Sunday night we were going to start on the bathroom vanity, but Charlene didn’t feel like hanging out in the shop, so I went out to make some sawdust. We’ve got a bunch of spare birch, so I took the scrappiest of it and started to push the limits of how I interacted with our tools and wood. This is where I’ve gotten to so far.
I had a chair for my office, one of those standard el-cheapo office chairs you get from the big box stores, and it broke. Then we moved, in the process getting rid of a lot of furniture that we didn’t like the style of, and I’ve been sitting in a cloth “director’s chair”, which works fine, but isn’t really doing it for me. I wanted something comfortable, with a back that fit my back, that I could curl up and put a leg under my butt in, and that had a seat angle and size that worked well for me.
When I was a kid, I remember a day of skiing where I was trying to not fall. Towards the end of the day my Dad asked how I was doing and I said, kind of dejectedly, that I’d fallen twice, and he said “that’s great!”, I asked why, and he told me, not knowing my goal for the day, that every fall meant I was pushing my abilities. It’s a wonder that I got through my later teen years, and survived the incident that finally told me that even though I still didn’t know where the limits of my physical abilities were, I didn’t really need to find out, but I approached this project similarly: It’s all about going to places where I make mistakes, and figuring out how I can fix them.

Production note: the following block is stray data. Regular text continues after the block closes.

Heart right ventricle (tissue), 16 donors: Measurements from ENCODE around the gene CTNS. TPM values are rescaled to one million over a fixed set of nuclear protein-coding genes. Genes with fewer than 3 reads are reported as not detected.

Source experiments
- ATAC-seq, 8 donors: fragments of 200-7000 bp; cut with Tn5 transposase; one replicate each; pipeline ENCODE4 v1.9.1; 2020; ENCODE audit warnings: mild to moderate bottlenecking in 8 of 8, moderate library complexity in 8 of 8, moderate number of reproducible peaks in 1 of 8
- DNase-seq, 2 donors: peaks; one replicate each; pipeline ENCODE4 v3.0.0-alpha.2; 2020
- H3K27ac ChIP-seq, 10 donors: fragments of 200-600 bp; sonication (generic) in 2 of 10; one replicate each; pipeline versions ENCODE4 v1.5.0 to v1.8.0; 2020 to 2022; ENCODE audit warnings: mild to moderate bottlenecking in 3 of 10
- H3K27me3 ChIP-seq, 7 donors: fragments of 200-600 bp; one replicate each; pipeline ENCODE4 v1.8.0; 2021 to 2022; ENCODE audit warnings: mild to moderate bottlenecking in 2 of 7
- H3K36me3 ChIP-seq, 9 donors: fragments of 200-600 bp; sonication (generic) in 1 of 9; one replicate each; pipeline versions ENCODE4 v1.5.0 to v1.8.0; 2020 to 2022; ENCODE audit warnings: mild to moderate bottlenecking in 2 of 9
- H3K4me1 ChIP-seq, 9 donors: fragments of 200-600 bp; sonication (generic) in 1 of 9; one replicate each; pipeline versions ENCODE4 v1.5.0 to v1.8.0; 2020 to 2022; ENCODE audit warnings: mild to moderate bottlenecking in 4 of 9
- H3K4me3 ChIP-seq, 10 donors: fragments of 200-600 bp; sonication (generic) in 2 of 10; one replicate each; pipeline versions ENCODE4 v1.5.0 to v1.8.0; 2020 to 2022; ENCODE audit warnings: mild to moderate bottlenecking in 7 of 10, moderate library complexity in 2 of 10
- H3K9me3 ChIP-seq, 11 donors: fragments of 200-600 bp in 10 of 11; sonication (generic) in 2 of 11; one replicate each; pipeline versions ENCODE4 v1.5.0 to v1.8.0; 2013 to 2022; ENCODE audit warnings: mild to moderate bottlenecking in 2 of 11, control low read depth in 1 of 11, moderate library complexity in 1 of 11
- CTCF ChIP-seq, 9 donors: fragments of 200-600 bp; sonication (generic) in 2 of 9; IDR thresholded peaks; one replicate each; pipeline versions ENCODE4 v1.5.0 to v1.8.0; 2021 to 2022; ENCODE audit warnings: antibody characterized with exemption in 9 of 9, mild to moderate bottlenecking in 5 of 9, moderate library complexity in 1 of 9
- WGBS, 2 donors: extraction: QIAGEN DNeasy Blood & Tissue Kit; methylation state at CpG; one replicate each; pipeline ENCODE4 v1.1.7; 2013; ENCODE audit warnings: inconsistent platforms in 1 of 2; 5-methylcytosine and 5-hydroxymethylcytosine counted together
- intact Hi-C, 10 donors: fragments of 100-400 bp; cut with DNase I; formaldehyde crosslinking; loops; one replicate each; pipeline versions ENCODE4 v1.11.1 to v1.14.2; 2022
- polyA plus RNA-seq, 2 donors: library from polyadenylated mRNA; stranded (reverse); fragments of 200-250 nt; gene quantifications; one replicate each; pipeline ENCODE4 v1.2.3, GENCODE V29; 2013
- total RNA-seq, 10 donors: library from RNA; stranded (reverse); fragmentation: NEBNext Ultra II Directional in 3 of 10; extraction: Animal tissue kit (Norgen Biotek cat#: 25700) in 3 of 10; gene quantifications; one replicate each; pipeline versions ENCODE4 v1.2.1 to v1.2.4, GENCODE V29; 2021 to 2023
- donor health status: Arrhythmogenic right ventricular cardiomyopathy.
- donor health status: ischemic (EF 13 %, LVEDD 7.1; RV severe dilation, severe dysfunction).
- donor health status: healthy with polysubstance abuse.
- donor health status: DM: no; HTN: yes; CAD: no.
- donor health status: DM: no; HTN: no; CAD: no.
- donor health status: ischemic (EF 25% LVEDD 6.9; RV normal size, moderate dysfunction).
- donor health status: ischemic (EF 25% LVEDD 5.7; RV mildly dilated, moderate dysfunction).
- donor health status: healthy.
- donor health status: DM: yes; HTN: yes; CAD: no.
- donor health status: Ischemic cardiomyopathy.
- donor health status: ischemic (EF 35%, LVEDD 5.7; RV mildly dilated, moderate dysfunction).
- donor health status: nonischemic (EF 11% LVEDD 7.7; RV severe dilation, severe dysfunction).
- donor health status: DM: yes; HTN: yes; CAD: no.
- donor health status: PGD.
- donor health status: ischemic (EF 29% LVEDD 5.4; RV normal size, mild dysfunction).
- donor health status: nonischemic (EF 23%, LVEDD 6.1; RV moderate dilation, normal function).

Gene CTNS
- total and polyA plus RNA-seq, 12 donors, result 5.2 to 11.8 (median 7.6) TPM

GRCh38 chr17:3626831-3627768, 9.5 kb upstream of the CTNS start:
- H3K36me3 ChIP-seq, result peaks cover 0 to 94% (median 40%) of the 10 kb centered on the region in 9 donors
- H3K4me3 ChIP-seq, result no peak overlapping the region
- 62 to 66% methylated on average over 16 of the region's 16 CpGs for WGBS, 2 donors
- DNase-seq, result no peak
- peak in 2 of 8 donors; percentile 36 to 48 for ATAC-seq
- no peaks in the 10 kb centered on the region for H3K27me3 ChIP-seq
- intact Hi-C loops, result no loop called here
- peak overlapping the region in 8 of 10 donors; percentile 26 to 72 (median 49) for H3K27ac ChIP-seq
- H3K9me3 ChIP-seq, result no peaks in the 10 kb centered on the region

So I started out really organically, cutting the shape of the back supports that I thought would fit my back, sitting on a stool and using the tape measure to figure out how long I thought something should be. I’ve got some bevel cuts that I’m trying to do with the Festool saw on a rail to curve the back slat supports, and obviously I need to cut those square pieces into curves and then route quarter-round profiles on everything so that I get a good organic feel to it, but it’s coming together fairly well.
All the joints are “loose tenons”, which really means I’m cheating and using the Domino (this is the first project I’ve used it for), and I’ve gotta say: That is one flat out incredible tool. With most tools, and even the router table, I’m concerned about my setup. If I have to cut two pieces to a specific length, I make darned sure I only put the stop on the saw fence once. I’ll jump through tremendous hoops to not reset a router stop between routing two pieces.
With the Domino? Oh, yeah, I forgot that I needed another mortise at 7.5° to that edge, okay, let’s dial that in and plunge it…
Anyway, just wanted to get this picture off my camera, more as the chair gets further along.
-- Dan Lyke, Petaluma California, http://www.flutterby.net/User:DanLyke